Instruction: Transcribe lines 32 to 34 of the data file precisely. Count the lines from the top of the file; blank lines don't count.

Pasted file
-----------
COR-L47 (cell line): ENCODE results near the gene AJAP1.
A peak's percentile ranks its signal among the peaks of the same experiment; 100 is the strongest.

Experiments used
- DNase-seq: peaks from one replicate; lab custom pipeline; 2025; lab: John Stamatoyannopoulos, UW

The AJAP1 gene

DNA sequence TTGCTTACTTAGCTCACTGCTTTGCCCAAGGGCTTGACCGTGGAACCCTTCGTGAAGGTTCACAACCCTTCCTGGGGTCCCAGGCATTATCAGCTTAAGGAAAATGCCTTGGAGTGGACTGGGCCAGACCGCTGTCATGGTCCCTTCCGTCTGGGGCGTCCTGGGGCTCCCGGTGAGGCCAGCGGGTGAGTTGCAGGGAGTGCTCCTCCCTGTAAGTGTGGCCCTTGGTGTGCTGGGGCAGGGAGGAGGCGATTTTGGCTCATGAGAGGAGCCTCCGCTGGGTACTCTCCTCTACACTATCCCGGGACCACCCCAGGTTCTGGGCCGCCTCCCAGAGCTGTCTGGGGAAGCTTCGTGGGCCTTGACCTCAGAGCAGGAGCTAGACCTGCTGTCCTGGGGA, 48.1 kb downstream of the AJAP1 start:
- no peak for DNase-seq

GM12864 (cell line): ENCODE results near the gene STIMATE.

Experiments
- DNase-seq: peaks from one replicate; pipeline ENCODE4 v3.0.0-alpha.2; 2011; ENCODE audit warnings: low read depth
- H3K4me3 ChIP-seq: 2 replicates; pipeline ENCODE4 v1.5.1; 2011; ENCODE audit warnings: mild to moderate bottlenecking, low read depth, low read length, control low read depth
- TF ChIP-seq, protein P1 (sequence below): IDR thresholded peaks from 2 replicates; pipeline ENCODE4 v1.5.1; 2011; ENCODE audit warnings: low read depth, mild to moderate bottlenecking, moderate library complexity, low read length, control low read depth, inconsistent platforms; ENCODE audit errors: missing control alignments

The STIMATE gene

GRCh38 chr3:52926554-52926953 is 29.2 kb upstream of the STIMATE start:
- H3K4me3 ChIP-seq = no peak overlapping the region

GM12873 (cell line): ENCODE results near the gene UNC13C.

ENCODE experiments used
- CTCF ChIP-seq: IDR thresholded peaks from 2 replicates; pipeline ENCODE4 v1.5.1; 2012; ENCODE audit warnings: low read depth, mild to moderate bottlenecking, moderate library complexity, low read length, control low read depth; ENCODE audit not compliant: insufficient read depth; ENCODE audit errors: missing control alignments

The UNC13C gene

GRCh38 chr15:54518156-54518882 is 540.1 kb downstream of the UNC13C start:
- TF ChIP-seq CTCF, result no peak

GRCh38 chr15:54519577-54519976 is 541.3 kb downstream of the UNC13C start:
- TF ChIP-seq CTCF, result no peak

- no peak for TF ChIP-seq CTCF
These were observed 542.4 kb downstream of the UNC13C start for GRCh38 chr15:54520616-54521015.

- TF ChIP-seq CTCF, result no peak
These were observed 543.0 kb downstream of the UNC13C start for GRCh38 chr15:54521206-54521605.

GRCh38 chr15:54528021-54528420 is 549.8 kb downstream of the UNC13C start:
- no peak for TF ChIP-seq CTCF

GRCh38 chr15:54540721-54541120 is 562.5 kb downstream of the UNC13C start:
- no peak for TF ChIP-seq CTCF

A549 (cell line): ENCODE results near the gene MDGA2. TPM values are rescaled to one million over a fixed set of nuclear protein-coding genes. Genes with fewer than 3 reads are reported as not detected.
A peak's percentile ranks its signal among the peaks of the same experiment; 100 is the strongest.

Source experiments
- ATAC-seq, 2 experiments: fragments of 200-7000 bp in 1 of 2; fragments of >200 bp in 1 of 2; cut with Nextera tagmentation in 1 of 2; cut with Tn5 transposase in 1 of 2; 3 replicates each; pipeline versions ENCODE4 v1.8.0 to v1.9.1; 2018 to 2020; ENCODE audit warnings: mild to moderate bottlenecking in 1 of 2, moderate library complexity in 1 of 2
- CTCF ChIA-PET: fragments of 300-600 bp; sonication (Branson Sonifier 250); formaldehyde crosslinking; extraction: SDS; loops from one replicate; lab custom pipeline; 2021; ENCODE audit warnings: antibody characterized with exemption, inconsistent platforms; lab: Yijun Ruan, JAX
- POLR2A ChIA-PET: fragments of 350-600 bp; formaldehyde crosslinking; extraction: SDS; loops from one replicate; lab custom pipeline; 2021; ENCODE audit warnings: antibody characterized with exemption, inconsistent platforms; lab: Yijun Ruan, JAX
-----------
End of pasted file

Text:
A549 (cell line): ENCODE results near the gene MDGA2. TPM values are rescaled to one million over a fixed set of nuclear protein-coding genes. Genes with fewer than 3 reads are reported as not detected.
A peak's percentile ranks its signal among the peaks of the same experiment; 100 is the strongest.

Source experiments